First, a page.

For the first three months of total knee replacement recovery you should avoid anything that places lots of stress on the knee. This includes tennis, badminton, contact sports (such as football, rugby, baseball), squash or racquetball, jumping, squats, skiing, or jogging.
Also try and avoid any heavy lifting (more than 40 lb) or weight lifting as this could slow your total knee replacement recovery.
Yes you can play golf a few weeks after having a knee replacement, but do not wear spiked shoes as they can cause the knee to twist too much.
You might want to start by only doing half a round and gradually increasing the number of holes so you don't overdo things - often people don't notice any discomfort until the next day so pace yourself, gradually increasing the number of holes.
It is advisable to wait 4-6 weeks after your total knee surgery.
For the first three months following a TKR, stick to light chores such as washing up and dusting. Try to avoid standing for long periods e.g. ironing as it can cause your knee and ankles to swell.
After three months you can return to other housework such as hoovering. You may find kneeling uncomfortable, in which case get knee pads can really help.
Exercises are a key part of the total knee replacement recovery process for a number of months if you want to get the best out of your new knee.
You should keep doing your knee replacement exercises daily until you have regained full range of movement of your knee, meaning you can fully straighten it and bend it at least 120°, and good strength in the muscles.
Even when you have achieved this, it is worth continuing with your exercises 2-3 times weekly to keep your new knee in its best condition.
Regularly doing your exercises is the best way to ensure you make a good total knee replacement recovery. Visit the knee replacement exercise section for more information.
In the early stages of total knee replacement recovery, a bit of discomfort when doing something doesn’t mean you need to stop, however the discomfort should settle within thirty minutes. If pain continues for more than two hours after stopping an activity, that is a sign you overdid it. Next time reduce the intensity or time you do the activity for.
If an activity causes immediate severe pain, stop. Overdoing things is likely to slow down your total knee replacement recovery so listen to your body.
Many people find they actually have less pain after knee replacement surgery as the pain from their arthritis is no longer there.
After 6-12 weeks most of the post-op pain should have settled but their can be some residual pain and swelling for up to a year. You will continue to make progress up to two years after your operation so stick with it. Find out more about common knee replacement problems.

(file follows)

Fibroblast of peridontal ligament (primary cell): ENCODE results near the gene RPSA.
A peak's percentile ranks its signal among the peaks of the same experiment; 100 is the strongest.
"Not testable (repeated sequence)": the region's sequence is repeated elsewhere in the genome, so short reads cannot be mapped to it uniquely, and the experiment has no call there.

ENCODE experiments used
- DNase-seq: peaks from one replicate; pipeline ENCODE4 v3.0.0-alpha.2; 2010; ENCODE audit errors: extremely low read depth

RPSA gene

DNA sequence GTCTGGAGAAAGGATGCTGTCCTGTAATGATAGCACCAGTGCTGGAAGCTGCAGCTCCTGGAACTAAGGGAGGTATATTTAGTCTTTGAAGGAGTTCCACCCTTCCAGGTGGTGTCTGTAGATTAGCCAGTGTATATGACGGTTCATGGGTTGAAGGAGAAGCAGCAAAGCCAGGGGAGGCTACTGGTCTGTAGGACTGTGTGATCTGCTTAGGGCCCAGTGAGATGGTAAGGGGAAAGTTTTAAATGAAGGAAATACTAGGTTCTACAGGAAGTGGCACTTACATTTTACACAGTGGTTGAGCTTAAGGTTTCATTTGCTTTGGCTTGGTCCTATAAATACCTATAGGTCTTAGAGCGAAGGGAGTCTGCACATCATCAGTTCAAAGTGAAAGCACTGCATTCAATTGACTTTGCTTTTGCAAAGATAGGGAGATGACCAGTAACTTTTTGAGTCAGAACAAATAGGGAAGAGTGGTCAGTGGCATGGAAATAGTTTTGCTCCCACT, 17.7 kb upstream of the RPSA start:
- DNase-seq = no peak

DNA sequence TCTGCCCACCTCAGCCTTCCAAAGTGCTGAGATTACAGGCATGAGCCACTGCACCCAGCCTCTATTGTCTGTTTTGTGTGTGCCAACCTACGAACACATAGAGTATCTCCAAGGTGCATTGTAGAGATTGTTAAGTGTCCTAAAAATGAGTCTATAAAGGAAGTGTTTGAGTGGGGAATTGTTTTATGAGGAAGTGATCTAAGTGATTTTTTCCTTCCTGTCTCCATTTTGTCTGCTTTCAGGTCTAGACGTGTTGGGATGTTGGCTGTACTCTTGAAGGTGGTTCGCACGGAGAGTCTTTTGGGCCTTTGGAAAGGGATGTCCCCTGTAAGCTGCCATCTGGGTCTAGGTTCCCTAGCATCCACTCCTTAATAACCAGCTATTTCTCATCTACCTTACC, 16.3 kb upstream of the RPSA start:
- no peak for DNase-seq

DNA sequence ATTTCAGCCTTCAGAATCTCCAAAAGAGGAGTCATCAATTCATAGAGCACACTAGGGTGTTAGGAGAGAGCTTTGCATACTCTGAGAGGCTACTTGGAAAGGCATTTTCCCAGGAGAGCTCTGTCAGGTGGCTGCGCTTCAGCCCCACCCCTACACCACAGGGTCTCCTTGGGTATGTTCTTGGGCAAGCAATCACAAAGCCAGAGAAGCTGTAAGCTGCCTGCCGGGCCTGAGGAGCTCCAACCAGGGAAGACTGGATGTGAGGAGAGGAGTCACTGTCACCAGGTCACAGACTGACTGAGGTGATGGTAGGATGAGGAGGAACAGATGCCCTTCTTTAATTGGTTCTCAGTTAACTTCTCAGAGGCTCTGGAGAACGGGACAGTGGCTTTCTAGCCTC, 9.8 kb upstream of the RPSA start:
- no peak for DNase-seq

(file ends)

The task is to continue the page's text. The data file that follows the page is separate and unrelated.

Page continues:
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85% of knee replacements last at least twenty years.
Yes, you will usually have a follow up out-patient appointment with your surgeon around 6-12 weeks after total knee surgery. Most doctors will want to see you again after one year and then every five years where they will x-ray the knee to ensure there are no problems.
If however you are having problems with your total knee replacement recovery, your doctor and physical therapist will see you more often. Don't be afraid to ask for an appointment if you are at all worried about anything.
Whilst this is unlikely, if you develop problems in the prosthesis, you would undergo a revision knee replacement, which means they repeat the surgical procedure.
Revision total knee replacement recovery usually takes longer than after the first operation but people do generally make a good recovery.
One of the best ways to ensure you make excellent total knee replacement recovery is to start your exercises before surgery so you are in the best shape possible.
After surgery, take regular analgesia to stay on top of your pain, follow your exercise program religiously and pace yourself. Try and reduce any knee swelling as quickly as possible and don't be scared to use your new knee.
Always follow the advice of your doctor/physical therapist and talk to them if you have any concerns. Don't be afraid to push yourself, but listen to your body.
Knee replacements do not normally set metal detectors off, but if they do, security may want to see your scar as proof of your operation.
A total knee replacement is also known as a TKR, total knee arthroplasty, TKA, total knee joint replacement or total knee surgery. They all refer to the same operation.
If you want to know more about what happens during surgery and total knee replacement recovery, visit the sections below:
Page Last Updated: 11/10/21
Next Review Due: 11/10/23